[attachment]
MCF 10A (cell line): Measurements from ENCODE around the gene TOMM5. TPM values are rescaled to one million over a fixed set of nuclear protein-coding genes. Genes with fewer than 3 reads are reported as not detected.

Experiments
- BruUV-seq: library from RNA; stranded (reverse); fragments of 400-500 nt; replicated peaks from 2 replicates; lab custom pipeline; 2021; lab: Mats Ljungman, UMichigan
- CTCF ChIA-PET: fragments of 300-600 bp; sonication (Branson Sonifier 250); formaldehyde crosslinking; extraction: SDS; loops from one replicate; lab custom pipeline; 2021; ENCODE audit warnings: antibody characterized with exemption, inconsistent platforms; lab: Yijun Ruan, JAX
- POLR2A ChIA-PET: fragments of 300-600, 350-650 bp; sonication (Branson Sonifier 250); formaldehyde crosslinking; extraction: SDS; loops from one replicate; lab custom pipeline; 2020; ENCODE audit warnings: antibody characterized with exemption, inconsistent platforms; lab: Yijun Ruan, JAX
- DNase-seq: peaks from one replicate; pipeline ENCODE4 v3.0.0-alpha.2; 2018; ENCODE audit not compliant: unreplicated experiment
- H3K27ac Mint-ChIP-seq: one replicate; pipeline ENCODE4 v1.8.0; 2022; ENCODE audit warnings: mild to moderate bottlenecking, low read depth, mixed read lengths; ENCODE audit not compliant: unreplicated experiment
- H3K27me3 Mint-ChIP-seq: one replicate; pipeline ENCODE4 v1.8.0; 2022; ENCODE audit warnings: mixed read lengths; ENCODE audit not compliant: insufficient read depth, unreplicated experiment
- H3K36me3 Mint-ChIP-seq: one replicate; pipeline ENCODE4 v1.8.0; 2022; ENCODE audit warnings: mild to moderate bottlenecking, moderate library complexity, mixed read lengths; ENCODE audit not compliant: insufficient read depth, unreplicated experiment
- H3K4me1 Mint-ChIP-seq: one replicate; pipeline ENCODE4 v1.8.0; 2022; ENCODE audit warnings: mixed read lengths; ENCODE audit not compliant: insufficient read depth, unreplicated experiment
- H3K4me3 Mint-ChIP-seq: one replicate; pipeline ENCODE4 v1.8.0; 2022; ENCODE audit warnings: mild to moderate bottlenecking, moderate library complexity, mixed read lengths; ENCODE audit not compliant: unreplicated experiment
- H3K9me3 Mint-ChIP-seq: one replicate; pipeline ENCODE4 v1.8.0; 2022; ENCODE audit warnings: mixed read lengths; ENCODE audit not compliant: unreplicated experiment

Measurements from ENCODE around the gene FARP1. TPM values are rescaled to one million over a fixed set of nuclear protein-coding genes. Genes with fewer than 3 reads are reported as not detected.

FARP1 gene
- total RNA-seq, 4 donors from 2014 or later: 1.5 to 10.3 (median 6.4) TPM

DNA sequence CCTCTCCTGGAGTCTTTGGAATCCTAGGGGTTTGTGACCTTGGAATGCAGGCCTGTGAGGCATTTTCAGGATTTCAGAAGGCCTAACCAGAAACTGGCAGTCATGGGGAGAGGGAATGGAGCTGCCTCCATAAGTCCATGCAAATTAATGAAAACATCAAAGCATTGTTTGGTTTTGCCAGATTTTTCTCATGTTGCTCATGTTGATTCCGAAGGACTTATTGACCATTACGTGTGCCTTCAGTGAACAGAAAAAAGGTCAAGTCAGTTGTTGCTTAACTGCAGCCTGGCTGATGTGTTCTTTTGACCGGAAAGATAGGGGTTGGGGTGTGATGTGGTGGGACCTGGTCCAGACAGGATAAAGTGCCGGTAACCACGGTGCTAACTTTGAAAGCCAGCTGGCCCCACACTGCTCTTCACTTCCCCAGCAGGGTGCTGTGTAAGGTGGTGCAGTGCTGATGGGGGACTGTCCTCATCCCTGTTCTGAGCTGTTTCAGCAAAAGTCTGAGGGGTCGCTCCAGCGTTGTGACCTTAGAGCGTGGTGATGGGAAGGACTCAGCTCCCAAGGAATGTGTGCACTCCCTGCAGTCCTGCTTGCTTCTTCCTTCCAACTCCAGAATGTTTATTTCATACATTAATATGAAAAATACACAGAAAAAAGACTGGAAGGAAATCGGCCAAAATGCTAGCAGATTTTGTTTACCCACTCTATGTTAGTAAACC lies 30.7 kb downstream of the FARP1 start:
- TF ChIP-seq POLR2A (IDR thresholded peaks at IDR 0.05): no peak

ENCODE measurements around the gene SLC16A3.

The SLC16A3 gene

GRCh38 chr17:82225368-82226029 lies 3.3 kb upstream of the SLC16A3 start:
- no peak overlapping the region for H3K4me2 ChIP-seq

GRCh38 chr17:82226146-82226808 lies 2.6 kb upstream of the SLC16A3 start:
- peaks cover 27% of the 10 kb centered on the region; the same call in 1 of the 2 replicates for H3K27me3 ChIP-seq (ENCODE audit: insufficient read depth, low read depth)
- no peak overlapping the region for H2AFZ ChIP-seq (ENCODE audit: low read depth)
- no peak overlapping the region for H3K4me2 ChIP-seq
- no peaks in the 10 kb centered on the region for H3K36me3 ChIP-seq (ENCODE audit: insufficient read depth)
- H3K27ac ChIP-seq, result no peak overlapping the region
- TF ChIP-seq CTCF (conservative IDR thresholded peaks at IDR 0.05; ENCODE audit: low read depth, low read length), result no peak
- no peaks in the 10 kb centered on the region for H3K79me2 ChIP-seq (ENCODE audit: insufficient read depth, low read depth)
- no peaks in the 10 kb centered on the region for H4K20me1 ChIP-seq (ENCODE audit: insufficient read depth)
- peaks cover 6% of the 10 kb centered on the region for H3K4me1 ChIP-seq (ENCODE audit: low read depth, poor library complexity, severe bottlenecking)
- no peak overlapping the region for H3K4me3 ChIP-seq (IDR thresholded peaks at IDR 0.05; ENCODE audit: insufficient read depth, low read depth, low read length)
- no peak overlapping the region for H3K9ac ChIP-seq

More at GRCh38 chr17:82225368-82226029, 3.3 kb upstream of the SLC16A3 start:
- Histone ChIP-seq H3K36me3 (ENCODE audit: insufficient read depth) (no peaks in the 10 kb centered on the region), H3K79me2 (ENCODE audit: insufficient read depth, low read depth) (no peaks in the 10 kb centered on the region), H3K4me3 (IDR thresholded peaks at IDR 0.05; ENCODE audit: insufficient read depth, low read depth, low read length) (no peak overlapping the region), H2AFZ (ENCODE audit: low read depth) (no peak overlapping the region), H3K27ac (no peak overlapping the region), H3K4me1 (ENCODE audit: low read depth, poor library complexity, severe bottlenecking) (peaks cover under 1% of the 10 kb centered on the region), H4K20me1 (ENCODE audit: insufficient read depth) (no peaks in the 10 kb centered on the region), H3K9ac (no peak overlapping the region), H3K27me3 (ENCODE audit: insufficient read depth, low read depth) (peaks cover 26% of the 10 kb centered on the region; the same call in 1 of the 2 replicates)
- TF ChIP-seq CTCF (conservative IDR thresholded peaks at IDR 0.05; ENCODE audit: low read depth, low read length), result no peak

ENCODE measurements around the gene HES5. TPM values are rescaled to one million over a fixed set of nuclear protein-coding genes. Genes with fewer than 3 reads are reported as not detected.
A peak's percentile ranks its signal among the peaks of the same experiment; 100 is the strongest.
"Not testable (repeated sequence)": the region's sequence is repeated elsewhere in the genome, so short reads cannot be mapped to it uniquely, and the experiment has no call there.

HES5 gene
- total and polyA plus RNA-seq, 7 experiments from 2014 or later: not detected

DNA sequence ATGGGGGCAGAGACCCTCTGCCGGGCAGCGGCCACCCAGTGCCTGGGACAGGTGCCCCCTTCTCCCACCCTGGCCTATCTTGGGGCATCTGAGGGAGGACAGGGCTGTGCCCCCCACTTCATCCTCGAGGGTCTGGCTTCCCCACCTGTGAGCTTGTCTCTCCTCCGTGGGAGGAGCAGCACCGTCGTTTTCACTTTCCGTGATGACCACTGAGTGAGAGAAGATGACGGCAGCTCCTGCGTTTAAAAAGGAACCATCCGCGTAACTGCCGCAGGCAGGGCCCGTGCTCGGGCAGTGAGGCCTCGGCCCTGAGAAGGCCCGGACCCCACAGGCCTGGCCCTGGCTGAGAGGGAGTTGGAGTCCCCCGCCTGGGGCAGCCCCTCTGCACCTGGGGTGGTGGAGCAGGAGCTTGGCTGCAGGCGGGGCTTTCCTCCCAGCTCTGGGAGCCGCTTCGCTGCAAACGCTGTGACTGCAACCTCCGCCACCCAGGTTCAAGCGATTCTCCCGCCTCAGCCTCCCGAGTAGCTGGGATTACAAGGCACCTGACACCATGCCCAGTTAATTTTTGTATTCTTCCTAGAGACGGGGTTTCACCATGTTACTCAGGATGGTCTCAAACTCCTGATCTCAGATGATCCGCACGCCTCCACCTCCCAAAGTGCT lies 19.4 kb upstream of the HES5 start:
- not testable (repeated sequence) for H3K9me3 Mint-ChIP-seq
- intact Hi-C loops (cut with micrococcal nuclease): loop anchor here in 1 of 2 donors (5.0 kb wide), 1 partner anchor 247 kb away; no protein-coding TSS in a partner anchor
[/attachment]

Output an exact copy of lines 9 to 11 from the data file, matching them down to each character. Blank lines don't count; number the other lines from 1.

- H3K36me3 Mint-ChIP-seq: one replicate; pipeline ENCODE4 v1.8.0; 2022; ENCODE audit warnings: mild to moderate bottlenecking, moderate library complexity, mixed read lengths; ENCODE audit not compliant: insufficient read depth, unreplicated experiment
- H3K4me1 Mint-ChIP-seq: one replicate; pipeline ENCODE4 v1.8.0; 2022; ENCODE audit warnings: mixed read lengths; ENCODE audit not compliant: insufficient read depth, unreplicated experiment
- H3K4me3 Mint-ChIP-seq: one replicate; pipeline ENCODE4 v1.8.0; 2022; ENCODE audit warnings: mild to moderate bottlenecking, moderate library complexity, mixed read lengths; ENCODE audit not compliant: unreplicated experiment